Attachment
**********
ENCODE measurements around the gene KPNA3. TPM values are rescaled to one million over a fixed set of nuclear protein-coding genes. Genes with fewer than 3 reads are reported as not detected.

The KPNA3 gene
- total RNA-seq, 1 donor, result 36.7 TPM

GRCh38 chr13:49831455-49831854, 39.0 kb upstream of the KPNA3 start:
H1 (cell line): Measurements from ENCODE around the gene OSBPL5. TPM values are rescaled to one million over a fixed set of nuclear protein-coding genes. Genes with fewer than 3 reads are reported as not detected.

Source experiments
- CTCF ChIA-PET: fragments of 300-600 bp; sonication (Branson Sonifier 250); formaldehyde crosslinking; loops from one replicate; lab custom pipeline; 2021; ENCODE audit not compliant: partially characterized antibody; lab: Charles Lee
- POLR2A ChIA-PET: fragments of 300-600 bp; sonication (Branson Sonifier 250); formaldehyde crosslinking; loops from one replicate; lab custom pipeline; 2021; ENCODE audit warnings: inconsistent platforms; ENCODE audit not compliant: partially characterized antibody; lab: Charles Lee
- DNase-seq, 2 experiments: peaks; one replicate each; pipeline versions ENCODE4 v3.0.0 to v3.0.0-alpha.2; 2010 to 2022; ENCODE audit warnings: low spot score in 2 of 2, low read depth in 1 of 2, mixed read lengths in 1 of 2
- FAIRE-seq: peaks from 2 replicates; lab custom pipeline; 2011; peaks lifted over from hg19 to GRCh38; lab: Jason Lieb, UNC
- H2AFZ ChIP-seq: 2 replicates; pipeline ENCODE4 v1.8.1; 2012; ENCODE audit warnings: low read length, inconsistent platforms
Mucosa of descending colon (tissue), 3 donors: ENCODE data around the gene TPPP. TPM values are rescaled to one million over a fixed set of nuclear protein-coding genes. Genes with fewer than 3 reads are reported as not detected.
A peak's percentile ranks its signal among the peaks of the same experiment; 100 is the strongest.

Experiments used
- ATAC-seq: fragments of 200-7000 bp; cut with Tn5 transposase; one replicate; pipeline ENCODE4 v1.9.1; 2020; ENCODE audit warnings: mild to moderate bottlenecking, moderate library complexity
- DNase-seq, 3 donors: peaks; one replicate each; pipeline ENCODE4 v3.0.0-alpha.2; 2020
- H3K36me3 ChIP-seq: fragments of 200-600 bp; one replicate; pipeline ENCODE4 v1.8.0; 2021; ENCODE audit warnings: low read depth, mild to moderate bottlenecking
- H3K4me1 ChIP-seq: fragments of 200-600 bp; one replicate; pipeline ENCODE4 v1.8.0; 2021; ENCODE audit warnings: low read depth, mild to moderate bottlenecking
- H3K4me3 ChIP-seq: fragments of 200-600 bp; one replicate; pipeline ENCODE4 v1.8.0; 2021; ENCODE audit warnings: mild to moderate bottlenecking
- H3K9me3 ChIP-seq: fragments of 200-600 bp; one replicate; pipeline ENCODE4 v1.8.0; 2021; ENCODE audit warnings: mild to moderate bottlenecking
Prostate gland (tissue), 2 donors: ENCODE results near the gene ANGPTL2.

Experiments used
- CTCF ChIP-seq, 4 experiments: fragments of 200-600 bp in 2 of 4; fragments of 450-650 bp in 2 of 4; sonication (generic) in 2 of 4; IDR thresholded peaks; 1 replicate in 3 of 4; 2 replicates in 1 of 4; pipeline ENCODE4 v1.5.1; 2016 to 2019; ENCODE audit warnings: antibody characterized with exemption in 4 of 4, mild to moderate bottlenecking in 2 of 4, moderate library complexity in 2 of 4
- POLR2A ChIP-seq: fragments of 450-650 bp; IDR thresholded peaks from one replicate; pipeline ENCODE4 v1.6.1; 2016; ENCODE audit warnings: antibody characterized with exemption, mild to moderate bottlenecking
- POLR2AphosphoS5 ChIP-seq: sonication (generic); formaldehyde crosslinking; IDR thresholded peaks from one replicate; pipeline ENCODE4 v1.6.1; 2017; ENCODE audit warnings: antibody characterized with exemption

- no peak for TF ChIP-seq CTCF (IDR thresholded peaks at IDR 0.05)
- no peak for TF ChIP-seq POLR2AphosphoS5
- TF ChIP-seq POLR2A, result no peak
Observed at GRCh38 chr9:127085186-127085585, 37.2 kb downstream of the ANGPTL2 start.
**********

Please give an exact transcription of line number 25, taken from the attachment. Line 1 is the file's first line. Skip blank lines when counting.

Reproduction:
- POLR2AphosphoS5 ChIP-seq: sonication (generic); formaldehyde crosslinking; IDR thresholded peaks from one replicate; pipeline ENCODE4 v1.6.1; 2017; ENCODE audit warnings: antibody characterized with exemption